I live in an apartment and didn't receive notification that my yeast had arrived for 3 days after it got to the office. Normally, I'd just toss the vial of yeast and go to my LHBS to get more, but this is the Antwerp Ale yeast (Platinum Strain, not currently available at my LHBS).

Though I had an ice pack shipped with it, the yeast vial likely sat there for 2-3 days at room temperature before I was able to refrigerate it.

Is the yeast still viable? I'll be making a starter but would prefer not to have to make a brew day run to get multiple vials/pouches of replacement yeast in lieu of a starter.


4 Answers 4


I think it's likely still pretty good. You'd want to make a starter with it in any case, and that will give you a good indication of viability.

  • I agree. The thing about yeast is that the real hard part is getting it to not ferment sugars into alcohol. Unless it hit some extreme temps, it's probably hungry as hell by now, because it's been awake for a few days. I'd make a starter with it whether you're using it right away or not-- you can make a starter, wait for the cells to go dormant again and then pour off the beer and save the remaining yeast to a sanitized jar to store in your fridge for next time. So you'll have propagated the yeast while ensuring it's viable.
    – Juanote
    Dec 14, 2010 at 17:46

It'll be fine if you work off a starter. I'd also recommend planning a second batch with some harvested yeast from the cake. Certainly after the primary is done with the first beer, you'll be back to a good amount of healthy yeast in the cake. So planning a second batch will be a nice comparator, and you won't have wasted the platinum strain should the first batch be sub par.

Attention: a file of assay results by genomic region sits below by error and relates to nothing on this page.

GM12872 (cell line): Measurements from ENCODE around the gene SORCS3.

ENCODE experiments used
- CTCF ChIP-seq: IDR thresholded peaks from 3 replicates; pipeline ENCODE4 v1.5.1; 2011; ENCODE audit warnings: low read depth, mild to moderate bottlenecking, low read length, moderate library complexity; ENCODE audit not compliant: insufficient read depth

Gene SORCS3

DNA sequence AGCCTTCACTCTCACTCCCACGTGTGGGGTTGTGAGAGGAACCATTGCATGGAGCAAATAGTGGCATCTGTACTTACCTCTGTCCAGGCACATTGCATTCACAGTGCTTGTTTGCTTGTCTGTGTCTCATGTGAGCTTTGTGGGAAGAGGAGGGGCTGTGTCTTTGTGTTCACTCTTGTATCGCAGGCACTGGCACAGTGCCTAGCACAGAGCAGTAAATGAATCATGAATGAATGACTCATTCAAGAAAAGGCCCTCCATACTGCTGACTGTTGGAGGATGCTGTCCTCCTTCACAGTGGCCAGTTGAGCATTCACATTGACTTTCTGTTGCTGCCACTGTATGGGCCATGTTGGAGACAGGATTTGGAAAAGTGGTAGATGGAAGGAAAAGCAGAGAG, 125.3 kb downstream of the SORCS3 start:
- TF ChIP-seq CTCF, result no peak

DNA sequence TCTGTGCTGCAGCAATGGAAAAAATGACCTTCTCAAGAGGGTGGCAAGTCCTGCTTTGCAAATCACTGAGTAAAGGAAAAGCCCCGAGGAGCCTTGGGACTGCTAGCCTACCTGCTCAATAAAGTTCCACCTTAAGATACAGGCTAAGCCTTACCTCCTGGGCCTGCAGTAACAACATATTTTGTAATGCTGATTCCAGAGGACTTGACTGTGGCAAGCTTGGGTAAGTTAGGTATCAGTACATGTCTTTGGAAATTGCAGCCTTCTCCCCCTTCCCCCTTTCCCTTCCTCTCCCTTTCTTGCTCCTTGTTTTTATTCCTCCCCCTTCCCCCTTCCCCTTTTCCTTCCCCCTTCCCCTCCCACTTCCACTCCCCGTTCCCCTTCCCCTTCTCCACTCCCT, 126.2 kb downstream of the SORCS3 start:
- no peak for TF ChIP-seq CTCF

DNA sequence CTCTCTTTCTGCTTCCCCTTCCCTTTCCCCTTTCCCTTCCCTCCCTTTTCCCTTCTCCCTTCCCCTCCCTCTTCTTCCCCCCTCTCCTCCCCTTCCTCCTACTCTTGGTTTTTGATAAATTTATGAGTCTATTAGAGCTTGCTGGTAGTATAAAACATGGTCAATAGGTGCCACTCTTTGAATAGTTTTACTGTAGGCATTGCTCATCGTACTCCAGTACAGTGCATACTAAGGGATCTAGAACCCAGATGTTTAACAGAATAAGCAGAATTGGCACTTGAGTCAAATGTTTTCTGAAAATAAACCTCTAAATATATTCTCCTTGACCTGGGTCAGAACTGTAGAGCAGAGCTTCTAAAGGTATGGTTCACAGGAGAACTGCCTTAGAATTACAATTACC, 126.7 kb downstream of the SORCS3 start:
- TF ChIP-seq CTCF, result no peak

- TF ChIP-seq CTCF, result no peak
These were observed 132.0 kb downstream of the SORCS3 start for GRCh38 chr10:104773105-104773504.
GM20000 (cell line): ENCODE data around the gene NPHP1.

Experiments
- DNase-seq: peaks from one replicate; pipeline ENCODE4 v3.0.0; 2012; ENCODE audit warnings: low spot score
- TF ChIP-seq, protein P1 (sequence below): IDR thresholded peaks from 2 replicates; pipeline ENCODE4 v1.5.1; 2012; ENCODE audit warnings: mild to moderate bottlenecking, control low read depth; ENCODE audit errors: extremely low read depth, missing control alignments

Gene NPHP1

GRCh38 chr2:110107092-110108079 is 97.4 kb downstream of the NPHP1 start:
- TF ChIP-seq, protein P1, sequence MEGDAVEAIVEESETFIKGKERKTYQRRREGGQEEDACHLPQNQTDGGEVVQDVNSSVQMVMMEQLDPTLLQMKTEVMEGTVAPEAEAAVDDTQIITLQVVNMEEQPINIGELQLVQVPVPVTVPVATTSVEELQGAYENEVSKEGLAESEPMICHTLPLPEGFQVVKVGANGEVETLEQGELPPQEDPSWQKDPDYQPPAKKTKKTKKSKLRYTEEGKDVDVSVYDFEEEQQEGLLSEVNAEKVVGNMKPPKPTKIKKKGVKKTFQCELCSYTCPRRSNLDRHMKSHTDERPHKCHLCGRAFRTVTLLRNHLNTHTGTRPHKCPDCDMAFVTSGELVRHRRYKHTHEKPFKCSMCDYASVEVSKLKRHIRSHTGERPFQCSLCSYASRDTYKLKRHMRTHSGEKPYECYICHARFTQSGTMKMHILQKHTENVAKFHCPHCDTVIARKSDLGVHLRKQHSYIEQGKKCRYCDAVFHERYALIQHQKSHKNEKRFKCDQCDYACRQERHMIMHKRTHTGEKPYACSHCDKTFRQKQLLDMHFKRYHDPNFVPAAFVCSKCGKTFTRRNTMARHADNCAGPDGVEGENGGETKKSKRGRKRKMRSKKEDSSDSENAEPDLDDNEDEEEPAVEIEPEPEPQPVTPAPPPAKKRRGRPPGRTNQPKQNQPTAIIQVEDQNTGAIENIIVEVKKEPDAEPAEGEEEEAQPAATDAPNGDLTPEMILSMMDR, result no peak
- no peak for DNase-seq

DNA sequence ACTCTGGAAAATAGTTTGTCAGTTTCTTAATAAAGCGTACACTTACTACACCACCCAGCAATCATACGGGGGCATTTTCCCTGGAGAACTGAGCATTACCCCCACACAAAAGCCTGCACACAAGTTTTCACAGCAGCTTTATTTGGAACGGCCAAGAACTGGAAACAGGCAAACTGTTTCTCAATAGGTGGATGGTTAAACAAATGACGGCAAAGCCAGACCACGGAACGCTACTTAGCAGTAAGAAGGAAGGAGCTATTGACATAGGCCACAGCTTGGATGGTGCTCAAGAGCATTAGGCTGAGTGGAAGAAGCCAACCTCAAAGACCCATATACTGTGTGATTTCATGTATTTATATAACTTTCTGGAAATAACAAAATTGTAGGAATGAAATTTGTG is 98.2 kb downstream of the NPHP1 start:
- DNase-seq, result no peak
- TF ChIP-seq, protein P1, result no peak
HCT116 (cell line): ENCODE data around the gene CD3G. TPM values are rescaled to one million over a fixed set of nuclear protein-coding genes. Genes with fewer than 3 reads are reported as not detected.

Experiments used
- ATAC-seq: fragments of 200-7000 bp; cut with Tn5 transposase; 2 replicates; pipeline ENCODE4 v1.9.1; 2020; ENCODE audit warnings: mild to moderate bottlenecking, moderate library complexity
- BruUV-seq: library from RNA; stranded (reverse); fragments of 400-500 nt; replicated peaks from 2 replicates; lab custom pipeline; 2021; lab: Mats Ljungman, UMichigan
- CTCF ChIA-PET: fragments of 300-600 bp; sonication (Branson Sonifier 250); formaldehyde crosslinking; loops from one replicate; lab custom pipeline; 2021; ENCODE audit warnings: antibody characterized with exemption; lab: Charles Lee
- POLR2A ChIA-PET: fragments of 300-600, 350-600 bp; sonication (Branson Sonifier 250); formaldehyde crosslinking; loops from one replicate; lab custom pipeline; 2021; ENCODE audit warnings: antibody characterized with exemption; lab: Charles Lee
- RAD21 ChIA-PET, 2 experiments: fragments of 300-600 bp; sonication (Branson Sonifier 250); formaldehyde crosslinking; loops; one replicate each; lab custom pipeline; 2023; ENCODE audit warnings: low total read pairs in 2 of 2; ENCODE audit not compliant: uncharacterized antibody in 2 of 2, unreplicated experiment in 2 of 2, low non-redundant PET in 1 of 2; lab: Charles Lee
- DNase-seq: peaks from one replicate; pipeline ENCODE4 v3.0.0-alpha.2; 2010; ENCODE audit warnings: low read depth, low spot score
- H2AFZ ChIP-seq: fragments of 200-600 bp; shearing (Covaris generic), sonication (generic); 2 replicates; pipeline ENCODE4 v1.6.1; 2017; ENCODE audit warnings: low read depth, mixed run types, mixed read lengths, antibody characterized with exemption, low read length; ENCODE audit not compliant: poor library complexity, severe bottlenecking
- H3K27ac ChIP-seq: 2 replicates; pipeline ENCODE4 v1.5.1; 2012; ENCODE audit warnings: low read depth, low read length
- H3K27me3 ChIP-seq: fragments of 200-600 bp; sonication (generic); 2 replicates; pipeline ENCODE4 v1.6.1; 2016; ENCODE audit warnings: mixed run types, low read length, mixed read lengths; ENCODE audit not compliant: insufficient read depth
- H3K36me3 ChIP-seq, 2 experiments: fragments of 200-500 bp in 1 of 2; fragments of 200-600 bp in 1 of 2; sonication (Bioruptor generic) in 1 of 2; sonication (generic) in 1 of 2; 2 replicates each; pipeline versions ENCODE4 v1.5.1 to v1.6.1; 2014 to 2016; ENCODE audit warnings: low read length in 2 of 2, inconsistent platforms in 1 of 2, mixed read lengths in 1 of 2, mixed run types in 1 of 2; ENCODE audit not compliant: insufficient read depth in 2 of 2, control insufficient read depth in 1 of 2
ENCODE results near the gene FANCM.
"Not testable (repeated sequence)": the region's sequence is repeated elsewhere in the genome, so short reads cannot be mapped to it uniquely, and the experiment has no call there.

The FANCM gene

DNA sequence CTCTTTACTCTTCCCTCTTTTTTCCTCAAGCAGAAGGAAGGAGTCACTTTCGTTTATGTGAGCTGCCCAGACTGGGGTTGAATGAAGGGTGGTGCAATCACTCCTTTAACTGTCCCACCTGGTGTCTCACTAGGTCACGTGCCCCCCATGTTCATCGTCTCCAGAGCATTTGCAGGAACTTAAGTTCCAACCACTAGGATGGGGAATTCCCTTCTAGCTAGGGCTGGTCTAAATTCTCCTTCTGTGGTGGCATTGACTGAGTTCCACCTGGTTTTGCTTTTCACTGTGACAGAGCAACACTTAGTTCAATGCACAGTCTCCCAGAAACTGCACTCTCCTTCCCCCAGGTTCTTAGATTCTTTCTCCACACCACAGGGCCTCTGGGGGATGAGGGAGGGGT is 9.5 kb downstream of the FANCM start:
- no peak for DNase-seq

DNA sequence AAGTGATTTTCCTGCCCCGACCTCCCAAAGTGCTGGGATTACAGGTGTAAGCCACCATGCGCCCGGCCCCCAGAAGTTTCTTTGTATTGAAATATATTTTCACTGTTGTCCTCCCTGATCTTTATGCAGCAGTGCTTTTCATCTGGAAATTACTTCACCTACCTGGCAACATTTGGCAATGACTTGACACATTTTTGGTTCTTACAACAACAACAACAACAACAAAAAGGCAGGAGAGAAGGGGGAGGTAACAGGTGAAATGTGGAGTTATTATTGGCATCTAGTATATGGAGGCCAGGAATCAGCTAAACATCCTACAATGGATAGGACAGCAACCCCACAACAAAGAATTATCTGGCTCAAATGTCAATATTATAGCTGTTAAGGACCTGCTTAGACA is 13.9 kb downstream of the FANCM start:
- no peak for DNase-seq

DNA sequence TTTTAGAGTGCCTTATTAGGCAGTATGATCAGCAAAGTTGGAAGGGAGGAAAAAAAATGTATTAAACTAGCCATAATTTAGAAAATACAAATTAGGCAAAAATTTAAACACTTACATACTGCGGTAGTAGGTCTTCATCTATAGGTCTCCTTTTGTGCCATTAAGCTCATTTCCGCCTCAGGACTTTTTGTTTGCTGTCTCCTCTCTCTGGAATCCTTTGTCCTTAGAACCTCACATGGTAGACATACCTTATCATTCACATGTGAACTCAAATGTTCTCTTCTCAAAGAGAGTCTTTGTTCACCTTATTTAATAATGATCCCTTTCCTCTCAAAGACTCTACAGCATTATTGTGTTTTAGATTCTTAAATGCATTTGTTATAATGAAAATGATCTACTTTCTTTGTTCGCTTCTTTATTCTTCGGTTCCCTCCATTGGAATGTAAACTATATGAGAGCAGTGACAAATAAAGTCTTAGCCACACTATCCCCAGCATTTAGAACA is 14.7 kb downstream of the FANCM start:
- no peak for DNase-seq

There are probably still some viable yeast cells in there. You may need to build it up a couple of times to get a pitchable number of cells, though. Also, there's no telling which cells are still alive, so it may wind up with a different character from what a well-treated vial would produce.

I'd try it and see what happens.


The yeast should still be mostly viable, but a viability test would be needed to confirm. If you don't have methylene blue and a microscope, then you'll have to assume a viability level. I would think an assumption of 75% would be fine, along with careful monitoring of your starter.

Should your starter not propagate correctly, you could also always leave the boiled wort in a sanitized vessel while you wait for a new shipment of yeast. Were it me, I would prefer the slight risk of contamination over brewing with the wrong yeast.

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